One man's crusade to digitize millions of newspaper pages

Originally published at: One man's crusade to digitize millions of newspaper pages | Boing Boing


Every time I think about huge efforts to digitize things, I wonder if there’s some machine that instantly shreds the source material after scanning it. And whether there’s another machine that takes the shreddings and reconstitutes them back into the original printed works. (And whether “Rainbows End” is actually a good book or just a bunch of interesting ideas and scenes.)


I just hope this gentleman has a succession & backup plan.


I have close to 100,000 photos on my computer since I went all digital around 2000. It is backed up really well including offsite that’s not the cloud.

Several times a year I sit down and think this is it, I’m going to start tagging with key words to make finding photos easier. Right now they are all sorted by year and then subject. Paid client photos are organized the same but I’m not too concerned about those.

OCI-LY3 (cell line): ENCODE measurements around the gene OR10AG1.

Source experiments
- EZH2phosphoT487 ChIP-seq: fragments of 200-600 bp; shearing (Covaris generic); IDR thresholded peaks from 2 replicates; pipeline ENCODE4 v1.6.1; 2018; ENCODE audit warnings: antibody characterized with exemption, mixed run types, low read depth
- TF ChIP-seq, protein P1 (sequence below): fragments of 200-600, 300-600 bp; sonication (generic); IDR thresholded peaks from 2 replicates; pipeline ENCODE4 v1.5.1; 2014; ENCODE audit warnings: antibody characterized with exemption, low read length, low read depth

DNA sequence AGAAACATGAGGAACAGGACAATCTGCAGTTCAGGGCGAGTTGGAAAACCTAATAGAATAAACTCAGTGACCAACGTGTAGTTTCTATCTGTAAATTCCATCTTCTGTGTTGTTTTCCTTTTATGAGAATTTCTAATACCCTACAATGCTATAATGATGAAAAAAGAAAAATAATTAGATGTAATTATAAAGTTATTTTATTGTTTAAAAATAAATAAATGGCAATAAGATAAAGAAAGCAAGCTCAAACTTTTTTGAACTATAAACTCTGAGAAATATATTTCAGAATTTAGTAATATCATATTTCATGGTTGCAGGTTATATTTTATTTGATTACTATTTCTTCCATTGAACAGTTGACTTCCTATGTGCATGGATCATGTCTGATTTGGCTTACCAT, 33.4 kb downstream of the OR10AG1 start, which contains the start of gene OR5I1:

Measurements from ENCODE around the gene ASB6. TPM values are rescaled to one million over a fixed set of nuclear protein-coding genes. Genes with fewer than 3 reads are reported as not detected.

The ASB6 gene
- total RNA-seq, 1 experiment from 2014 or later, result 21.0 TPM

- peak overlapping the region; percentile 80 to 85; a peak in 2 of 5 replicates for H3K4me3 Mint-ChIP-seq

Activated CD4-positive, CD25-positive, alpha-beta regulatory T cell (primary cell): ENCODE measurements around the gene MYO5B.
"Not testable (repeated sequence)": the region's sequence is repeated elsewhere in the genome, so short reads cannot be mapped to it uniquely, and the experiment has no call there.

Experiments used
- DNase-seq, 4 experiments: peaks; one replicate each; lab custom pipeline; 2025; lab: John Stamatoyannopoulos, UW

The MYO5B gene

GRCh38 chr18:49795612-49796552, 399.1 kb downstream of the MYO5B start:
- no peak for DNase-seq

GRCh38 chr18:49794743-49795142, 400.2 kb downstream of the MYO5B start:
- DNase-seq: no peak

The biggest problem is deciding on which DAM to use, I ain’t buying into Adobe.

Point is, I give this guy credit for doing this, it has to be something he enjoys doing because I’m not looking forward to organizing my stuff and I haven’t even started on the pre digital stuff.

I’ll probablly die before I get around to it and then it’s my daughter’s problem.


Some slowness may be due to traffic, but watching that home page load was almost a definition of glitchy and then seeing no obvious links to click… (those that looked like they ought to be links did not look like links and did not behave like links until a second or two’s hovering), well, perhaps site design might need some attention in the long run.

I would love to do this, but why not just add to has such a great UI, but it is so expensive year after year. However, still worth it IMHO if you need to mine the past for work or pleasure. There is SO much untapped history just waiting to be analyzed in the newspapers of the last few centuries…sadly its all the obscure little ones which get overlooked, leaving big gaps in our collective past.

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